Richardson
Screening: Kids Camp: Madagascar at 10:00AM



FRIDAY | JULY 12

Cedars
Screening: Kids Camp: The Neverending Story at 10:00AM

Denton
Screening: Kids Camp: Madagascar at 10:00AM
Screening: Hollywood 1969: Butch Cassidy And The Sundance Kid at 7:00PM

Lake Highlands
Screening: Kids Camp: Kung Fu Panda at 10:00AM

Las Colinas
Screening: Kids Camp: Wallace And Gromit: The Curse Of The Were-Rabbit at 10:00AM

North Richland Hills
Screening: Kids Camp: Kung Fu Panda at 10:00AM

Richardson
Screening: Kids Camp: Madagascar at 10:00AM
Screening: Piranha (1978) at 12:45PM



SATURDAY | JULY 13
Cedars
Screening: KUUMBA Presents Bad Luck Joe at 7:30PM

Denton
Screening: KUUMBA Presents Bad Luck Joe at 9:15PM
Screening: Rocky Horror Picture Show w/ Los Bastardos Shadow Cast at 10:00PM

Lake Highlands
Screening: PBS Kids at the Alamo: Wild Kratts Alaska: Hero’s Journey at 10:00AM
Screening: Champagne Cinema: When Harry Met Sally at 6:45PM
Bar Event: Geeks Who Drink Brunch - Vetted Well at 2:00PM

North Richland Hills
Screening: Ft. Worth Child: Minions Cereal Party at 10:00AM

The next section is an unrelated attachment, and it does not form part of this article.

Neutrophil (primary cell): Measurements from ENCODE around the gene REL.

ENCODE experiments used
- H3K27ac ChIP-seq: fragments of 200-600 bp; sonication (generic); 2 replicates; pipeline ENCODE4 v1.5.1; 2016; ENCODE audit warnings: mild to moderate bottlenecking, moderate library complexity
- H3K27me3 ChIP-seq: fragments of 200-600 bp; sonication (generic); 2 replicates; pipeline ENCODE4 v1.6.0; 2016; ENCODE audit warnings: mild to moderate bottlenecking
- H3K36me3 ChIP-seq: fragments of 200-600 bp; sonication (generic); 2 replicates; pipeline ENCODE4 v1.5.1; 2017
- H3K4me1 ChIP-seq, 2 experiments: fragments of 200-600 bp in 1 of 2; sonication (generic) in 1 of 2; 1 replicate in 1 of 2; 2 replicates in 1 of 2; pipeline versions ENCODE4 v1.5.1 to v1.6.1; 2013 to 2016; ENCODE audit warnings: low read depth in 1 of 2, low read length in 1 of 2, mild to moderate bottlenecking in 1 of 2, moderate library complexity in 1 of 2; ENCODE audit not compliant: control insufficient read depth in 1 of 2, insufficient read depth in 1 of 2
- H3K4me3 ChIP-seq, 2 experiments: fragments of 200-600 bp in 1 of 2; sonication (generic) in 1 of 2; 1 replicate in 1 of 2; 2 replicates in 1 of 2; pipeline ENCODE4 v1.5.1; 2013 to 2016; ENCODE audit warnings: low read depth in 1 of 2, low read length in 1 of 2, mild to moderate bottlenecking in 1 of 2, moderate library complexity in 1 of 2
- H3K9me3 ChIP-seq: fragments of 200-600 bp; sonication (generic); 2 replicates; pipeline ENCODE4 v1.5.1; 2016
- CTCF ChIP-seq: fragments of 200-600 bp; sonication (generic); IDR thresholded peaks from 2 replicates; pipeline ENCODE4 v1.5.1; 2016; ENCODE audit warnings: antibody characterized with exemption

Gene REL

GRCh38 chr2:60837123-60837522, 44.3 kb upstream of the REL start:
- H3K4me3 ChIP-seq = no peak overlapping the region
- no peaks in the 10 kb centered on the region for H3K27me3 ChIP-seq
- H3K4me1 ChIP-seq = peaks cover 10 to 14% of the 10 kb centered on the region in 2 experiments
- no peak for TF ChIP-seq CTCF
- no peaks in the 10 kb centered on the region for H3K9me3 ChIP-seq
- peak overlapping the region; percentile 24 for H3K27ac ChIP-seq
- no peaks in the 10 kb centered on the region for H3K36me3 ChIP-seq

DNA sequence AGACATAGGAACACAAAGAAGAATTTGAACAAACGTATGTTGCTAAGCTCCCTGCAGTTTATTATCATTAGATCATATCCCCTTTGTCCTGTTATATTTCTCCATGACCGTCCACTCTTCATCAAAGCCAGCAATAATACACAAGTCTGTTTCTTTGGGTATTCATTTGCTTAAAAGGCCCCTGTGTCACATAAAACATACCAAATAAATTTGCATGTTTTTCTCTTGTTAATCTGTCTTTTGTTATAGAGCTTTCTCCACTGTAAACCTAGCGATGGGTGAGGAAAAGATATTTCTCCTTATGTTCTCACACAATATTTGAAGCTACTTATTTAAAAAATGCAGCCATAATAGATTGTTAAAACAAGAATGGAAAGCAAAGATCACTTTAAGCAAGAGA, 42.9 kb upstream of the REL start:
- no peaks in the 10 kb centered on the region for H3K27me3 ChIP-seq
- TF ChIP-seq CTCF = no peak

Screening: Hollywood 1969: The Wild Bunch at 12:45PM

Richardson
Screening:


SUNDAY | JULY 14

Cedars
Screening: Dallas Child: Secret Life Of Pets Cereal Party at 10:00AM

Denton
Screening: North Texas Child: Sing Cereal Party a 10:00AM
Screening: Hollywood 1969: True Grit at 12:30PM
Bar Event: Geeks Who Drink - Vetted Well at 7:00PM

Lake Highlands
Screening: PBS Kids at the Alamo: Wild Kratts Alaska: Hero’s Journey at 10:00AM

Las Colinas
Screening: Jaws Movie Party at 4:00PM

Richardson
Screening: The Last Starfighter at 12:45PM
Screening: BONDthology: Quantum Of Solace (2008) at 7:00PM



First Run Movies Now Playing...

Aladdin (2019)
Annabelle Comes Home
Avengers: Endgame Re-Release
Spider-Man: Far From Home
Toy Story 4
Yesterday

Premiering This Week...

The Art Of Self Defense


Stay Connected...
www.drafthouse.com/dfw